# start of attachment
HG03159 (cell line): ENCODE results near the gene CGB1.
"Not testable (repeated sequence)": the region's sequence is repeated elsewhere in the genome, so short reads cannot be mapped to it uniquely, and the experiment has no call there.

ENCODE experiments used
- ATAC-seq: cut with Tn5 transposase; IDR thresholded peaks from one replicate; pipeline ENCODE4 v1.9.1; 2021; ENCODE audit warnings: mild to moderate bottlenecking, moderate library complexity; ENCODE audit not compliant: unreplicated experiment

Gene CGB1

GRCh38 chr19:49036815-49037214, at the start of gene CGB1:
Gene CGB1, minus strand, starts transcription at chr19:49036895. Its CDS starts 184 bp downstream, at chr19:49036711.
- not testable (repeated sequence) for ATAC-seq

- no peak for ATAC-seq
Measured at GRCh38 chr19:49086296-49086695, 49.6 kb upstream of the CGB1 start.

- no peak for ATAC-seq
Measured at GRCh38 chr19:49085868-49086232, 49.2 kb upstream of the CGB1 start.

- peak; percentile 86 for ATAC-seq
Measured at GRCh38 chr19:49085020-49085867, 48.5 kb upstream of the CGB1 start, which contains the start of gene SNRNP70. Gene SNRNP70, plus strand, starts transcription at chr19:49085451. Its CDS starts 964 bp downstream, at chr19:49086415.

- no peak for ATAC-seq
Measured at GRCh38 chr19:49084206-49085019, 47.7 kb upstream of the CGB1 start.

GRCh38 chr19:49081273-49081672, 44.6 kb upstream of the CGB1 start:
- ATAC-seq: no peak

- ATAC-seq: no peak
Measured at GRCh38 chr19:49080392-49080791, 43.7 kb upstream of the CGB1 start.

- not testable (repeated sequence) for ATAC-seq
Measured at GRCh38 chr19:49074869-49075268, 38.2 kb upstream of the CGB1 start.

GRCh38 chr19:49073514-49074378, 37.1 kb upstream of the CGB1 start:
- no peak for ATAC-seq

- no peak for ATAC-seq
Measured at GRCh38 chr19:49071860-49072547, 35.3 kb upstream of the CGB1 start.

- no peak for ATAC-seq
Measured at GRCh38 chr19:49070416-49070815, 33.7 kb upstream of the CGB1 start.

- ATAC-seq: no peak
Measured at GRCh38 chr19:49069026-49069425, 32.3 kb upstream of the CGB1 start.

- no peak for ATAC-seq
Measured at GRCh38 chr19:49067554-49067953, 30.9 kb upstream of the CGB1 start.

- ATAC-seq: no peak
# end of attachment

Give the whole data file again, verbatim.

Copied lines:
HG03159 (cell line): ENCODE results near the gene CGB1.
"Not testable (repeated sequence)": the region's sequence is repeated elsewhere in the genome, so short reads cannot be mapped to it uniquely, and the experiment has no call there.

ENCODE experiments used
- ATAC-seq: cut with Tn5 transposase; IDR thresholded peaks from one replicate; pipeline ENCODE4 v1.9.1; 2021; ENCODE audit warnings: mild to moderate bottlenecking, moderate library complexity; ENCODE audit not compliant: unreplicated experiment

Gene CGB1

GRCh38 chr19:49036815-49037214, at the start of gene CGB1:
Gene CGB1, minus strand, starts transcription at chr19:49036895. Its CDS starts 184 bp downstream, at chr19:49036711.
- not testable (repeated sequence) for ATAC-seq

- no peak for ATAC-seq
Measured at GRCh38 chr19:49086296-49086695, 49.6 kb upstream of the CGB1 start.

- no peak for ATAC-seq
Measured at GRCh38 chr19:49085868-49086232, 49.2 kb upstream of the CGB1 start.

- peak; percentile 86 for ATAC-seq
Measured at GRCh38 chr19:49085020-49085867, 48.5 kb upstream of the CGB1 start, which contains the start of gene SNRNP70. Gene SNRNP70, plus strand, starts transcription at chr19:49085451. Its CDS starts 964 bp downstream, at chr19:49086415.

- no peak for ATAC-seq
Measured at GRCh38 chr19:49084206-49085019, 47.7 kb upstream of the CGB1 start.

GRCh38 chr19:49081273-49081672, 44.6 kb upstream of the CGB1 start:
- ATAC-seq: no peak

- ATAC-seq: no peak
Measured at GRCh38 chr19:49080392-49080791, 43.7 kb upstream of the CGB1 start.

- not testable (repeated sequence) for ATAC-seq
Measured at GRCh38 chr19:49074869-49075268, 38.2 kb upstream of the CGB1 start.

GRCh38 chr19:49073514-49074378, 37.1 kb upstream of the CGB1 start:
- no peak for ATAC-seq

- no peak for ATAC-seq
Measured at GRCh38 chr19:49071860-49072547, 35.3 kb upstream of the CGB1 start.

- no peak for ATAC-seq
Measured at GRCh38 chr19:49070416-49070815, 33.7 kb upstream of the CGB1 start.

- ATAC-seq: no peak
Measured at GRCh38 chr19:49069026-49069425, 32.3 kb upstream of the CGB1 start.

- no peak for ATAC-seq
Measured at GRCh38 chr19:49067554-49067953, 30.9 kb upstream of the CGB1 start.

- ATAC-seq: no peak